From the Outside

The first key aspect to understand is authority carries more weight when it comes from an outside source. For instance, when meeting a new group or team, it is better to have someone introduce you rather than introducing yourself.

From the Inside

The second key concept is creating authority from the inside. Consider a figure who exemplifies authority. We will use Jesus again. Despite his humble beginnings, being born in a barn and leading a simple life, he maintained tremendous authority. In his time, his biggest challengers were the Pharisees, who prided themselves on their knowledge and wisdom while constantly seeking ways to undermine his teachings. Jesus, however, did not engage in such behavior. He simply embodied authority and gathered it from the inside and did not rely on external material to elevate his teachings.

From the Sides

And finally, we have supporting authority, or authority from the sides. This is often referred to as utilizing statistics, facts, measurements, and findings to enhance your level of authority. By providing supporting authority, you demonstrate that your recommendations or suggestions are not based on mere opinion or gut feeling but are backed by science and research. This approach adds substantial credibility to your coaching strategies.

4 - Embrace Consistency

Another way to boost your credibility is to simply be consistent. One of my favorite phrases is: "consistency always beats intensity." In Robert Cialdini's book "Influence: The Psychology of Persuasion" he explores the principles of influence and persuasion. Cialdini's work is widely cited in fields such as marketing, sales, and psychology, and his principles continue to be valuable tools for understanding and applying the art of persuasion. One of the main concepts he shares in his writing is about consistency, which is all about making small commitments ultimately leading to bigger results. For instance, it is better for a hockey player to practice their slap shot for 10 minutes 5 days a week as compared to practicing one time a week for 60 minutes on a Saturday. The consistent effort will create compounding results which accrue over time. In this case, time becomes your biggest ally. The same applies to coaching. If you make those small deposits every day into your player's emotional and physical well-being, they will grow personally and professionally. A healthier player makes for a healthier and stronger team. And, they will see and appreciate your leadership because of it.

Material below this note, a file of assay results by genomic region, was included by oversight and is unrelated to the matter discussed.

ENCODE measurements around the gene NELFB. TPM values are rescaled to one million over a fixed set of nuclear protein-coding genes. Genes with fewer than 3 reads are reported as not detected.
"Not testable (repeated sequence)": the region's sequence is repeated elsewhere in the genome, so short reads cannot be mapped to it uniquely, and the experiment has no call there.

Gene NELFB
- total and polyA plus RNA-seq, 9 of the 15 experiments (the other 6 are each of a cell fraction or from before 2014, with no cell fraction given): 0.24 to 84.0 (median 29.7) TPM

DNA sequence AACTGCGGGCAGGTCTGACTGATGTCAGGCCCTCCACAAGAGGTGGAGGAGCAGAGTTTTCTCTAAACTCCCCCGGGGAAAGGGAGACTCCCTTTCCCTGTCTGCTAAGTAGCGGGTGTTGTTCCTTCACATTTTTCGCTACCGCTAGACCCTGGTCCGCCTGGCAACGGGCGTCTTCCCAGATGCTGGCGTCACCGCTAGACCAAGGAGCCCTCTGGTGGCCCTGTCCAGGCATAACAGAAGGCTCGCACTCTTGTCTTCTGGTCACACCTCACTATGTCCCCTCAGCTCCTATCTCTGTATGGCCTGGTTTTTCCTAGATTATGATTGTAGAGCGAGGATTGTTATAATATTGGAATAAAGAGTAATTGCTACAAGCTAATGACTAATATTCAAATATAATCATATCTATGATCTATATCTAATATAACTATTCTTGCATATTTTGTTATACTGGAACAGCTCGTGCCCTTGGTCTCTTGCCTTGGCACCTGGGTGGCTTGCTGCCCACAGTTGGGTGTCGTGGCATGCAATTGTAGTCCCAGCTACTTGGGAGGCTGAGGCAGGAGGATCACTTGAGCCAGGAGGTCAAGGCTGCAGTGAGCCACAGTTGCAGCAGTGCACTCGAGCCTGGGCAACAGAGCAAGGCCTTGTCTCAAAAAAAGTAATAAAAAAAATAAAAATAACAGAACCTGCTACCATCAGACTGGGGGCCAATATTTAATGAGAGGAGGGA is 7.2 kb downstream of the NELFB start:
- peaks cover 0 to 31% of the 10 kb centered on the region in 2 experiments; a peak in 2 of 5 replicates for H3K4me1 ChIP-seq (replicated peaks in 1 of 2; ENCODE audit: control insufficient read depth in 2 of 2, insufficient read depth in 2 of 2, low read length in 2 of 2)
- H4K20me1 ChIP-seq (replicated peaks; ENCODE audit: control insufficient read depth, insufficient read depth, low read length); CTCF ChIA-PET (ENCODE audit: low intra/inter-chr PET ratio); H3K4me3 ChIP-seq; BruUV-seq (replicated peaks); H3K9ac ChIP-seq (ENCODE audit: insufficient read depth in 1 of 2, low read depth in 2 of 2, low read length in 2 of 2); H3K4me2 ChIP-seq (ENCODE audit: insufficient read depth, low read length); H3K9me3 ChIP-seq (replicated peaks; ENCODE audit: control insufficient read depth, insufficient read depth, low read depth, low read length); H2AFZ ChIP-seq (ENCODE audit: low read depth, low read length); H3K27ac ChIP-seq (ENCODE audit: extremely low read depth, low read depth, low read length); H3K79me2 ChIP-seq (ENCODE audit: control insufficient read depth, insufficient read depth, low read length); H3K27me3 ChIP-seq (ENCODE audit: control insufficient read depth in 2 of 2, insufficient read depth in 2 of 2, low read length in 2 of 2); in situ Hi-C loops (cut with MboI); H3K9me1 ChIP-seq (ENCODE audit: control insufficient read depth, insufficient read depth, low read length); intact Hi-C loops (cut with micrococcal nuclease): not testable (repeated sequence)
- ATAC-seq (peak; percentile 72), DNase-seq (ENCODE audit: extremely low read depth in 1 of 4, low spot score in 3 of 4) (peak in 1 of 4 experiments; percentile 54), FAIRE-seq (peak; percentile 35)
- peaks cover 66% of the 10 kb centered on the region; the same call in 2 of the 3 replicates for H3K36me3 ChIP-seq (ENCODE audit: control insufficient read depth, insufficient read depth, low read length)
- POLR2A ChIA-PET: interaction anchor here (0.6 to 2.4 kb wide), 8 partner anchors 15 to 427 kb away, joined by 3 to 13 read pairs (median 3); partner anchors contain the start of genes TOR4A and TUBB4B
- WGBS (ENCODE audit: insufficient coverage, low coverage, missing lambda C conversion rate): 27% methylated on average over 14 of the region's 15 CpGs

5 - Embrace Framing

Finally, for continued success, a persuasive hockey coach should know how to embrace framing. There is a great article which discusses the 'really simple' way to change people's minds. In this piece, a persuasion expert says people are 30% likelier to say 'yes' when you frame actions as opportunties to claim identities. According to Jonah Berger, a marketing professor at the Wharton School of the University of Pennsylvania, advises this simple tactic will generate more involvement. For instance, saying you play hockey implies you occassionally participate in the sport. However, saying you are a hockey player has a whole other layer of assertiveness because it implies an identity with the sport - "I am a hockey player." So, when thinking about what you want your team to embrace moving forward - perhaps, a new offensive or defensive strategy - how can you frame the opportunity to claim their identity? A good place to start is to think about your team's identity. Are you an offensive powerhouse? Are you defensively minded? Claim it. Take pride in it. Let it fuel how you guide and direct your team moving forward.

Parting Advice

As we wrap up here, let us circle back to the fundamental aspect of persuasion's definition: "to do or believe something."

Persuasion forms the foundation of a powerful coaching style, making it an essential element of a hockey coach's approach. Your responsibility as a coach is to inspire, motivate, educate, and above all - ignite transformation and belief in your hockey club. By embracing these principles, you will be on the fast track to achieving that goal.




    
ARTICLE BY
Scott Schwertly

Founder and CEO of GritBase - a mental performance coaching company for hockey players. We provide customized mental performance strategies to help yo...